UVALDE, Texas — In the wake of a mass shooting on Tuesday at an elementary school in Uvalde that left 19 children and two teachers dead, Texas Gov. Greg Abbott said Texas does not need tougher gun laws.
Abbott said the State must instead focus on mental health care issues to help end mass shootings in Texas.
“There are ‘real’ gun laws in Chicago. There are ‘real’ gun laws in New York. There are ‘real’ gun laws in California,” Abbott said at a press conference at Uvalde High School on Wednesday. “I hate to say this, but there are more people who are shot every weekend in Chicago than there are in schools in Texas. We need to realize that people who think, ‘Well, maybe if we just implement tougher gun laws it’s going to solve it.’ Chicago and LA and New York disprove that thesis. If you’re looking for a real solution, Chicago teaches that what you’re talking about is not a real solution.”
Nineteen children and two adults were killed on Tuesday when 18-year-old Salvador Ramos entered Robb Elementary School in Uvalde and opened fire. Before entering the school, the gunman shot his grandmother at her home, which also happens to be the gunman's registered address.
After Gov. Abbott finished his opening remarks, Democratic gubernatorial candidate Beto O'Rourke walked up to the stage and started shouting about gun laws and demanding change.
“You said this was not predictable, but this is totally predictable when you choose not to do anything,” O’Rourke said, gesturing at Abbott. “You are doing nothing; you are offering us nothing.”
That's when politicians and other lawmakers started shouting back at O'Rourke. Uvalde Mayor Don McLaughlin called him a "sick son of a b----."
After some back and forth, O'Rourke was escorted out of the press conference. Upon being escorted from the premises, O'Rourke addressed the media.
"He's refused to support a ban on AR-15s and AK-47s," O'Rourke repeatedly told the press. "Why are we letting this happen in our country? Why are we letting this happen in this state? Year after year, we refuse to do something. I will do something... We could've stopped this if we stood up after Sante Fe and El Paso. We will stop the next one."
O'Rourke said the shooter should not have been able to buy an AR-15.
"You want a solution? Stop selling AR-15s in the State of Texas. You want a solution? Have universal background checks. We don't have them," O'Rourke said. "You want a solution? Red flag laws or extreme risk protection orders, which stop a shooting before it happens. You want a solution? Safe storage laws. Those are four solutions that have been brought up by the people of Texas. Each one of those has broad bipartisan support."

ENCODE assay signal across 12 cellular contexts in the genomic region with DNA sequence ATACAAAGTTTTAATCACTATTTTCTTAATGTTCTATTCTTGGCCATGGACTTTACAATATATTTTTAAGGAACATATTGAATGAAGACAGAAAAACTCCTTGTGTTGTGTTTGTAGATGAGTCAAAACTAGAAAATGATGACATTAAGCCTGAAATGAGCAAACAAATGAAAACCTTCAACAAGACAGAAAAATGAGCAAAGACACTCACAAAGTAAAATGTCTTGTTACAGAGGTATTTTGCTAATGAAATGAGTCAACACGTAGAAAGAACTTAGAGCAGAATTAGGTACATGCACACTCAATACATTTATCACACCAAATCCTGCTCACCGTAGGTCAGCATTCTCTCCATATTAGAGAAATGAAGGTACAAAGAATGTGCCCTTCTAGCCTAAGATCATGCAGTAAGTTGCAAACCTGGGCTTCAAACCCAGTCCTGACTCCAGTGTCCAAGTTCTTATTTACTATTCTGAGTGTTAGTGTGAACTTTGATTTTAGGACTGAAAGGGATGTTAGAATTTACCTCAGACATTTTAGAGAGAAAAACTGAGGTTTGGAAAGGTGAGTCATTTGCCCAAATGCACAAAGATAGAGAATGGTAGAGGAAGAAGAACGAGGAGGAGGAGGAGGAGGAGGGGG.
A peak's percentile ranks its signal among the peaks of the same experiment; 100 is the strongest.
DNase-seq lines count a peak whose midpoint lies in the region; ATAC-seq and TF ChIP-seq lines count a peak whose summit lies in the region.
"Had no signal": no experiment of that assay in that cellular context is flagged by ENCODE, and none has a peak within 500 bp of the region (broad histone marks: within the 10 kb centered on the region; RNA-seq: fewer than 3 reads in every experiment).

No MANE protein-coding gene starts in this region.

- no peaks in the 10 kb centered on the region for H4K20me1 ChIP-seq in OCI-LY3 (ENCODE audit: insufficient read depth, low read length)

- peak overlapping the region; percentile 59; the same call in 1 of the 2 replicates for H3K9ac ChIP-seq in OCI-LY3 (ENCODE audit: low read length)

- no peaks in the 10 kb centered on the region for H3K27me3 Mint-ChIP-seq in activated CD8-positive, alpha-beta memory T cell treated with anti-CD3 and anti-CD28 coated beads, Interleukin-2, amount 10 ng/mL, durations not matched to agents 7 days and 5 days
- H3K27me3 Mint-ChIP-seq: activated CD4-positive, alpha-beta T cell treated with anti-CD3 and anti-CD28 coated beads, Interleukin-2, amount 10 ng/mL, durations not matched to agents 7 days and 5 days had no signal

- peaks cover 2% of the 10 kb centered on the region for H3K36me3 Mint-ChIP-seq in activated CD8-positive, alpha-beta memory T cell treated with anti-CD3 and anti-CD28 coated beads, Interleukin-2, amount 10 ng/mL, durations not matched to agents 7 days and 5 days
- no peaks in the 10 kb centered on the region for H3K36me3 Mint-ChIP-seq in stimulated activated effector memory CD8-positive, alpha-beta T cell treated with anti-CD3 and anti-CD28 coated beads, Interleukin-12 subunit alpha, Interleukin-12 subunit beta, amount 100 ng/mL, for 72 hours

O'Rourke went on to highlight the NRA convention Abbott is scheduled to speak at in Houston this weekend, saying that it is "absolutely wrong" of the governor to "brag about how easy he has made it to purchase guns in the state."
"It is insane that we allow an 18-year-old to go in and buy an AR-15. What the h--- did we think he was going to do with that?" O'Rourke questioned.
House Bill 1927, also known as the “permitless carry” law, allows Texans 21 and older to openly carry handguns without a license or training if they are not legally prevented from doing so by state or federal law.
At Wednesday’s press conference, Abbott and other leaders responded to questions about whether the State has done enough following other mass shootings in Texas.
“To be clear, we all understand our work is not done,” Abbott said. “We will continue to discuss with legislators about all the potential avenues and pathways that we can take to make sure that schools will be even safer going forward.”
Abbott said State leaders had a discussion with local community leaders and elected officials, including the mayor of Uvalde.
"The question was: What is the problem here?" Abbott said. "And they were straightforward and emphatic. They said, we have a problem with mental health illness in this community. And then they elaborated on the magnitude of the mental health challenges that they're facing in the community and the need for more mental health support in this region. I want to make sure everybody understands the mental health services that are available at this time, with me making one clarifying point in advance, that I’m going to re-double down in the aftermath."
The governor initially said there was “no known mental health history of the gunman” and no “meaningful forewarning of this crime.”
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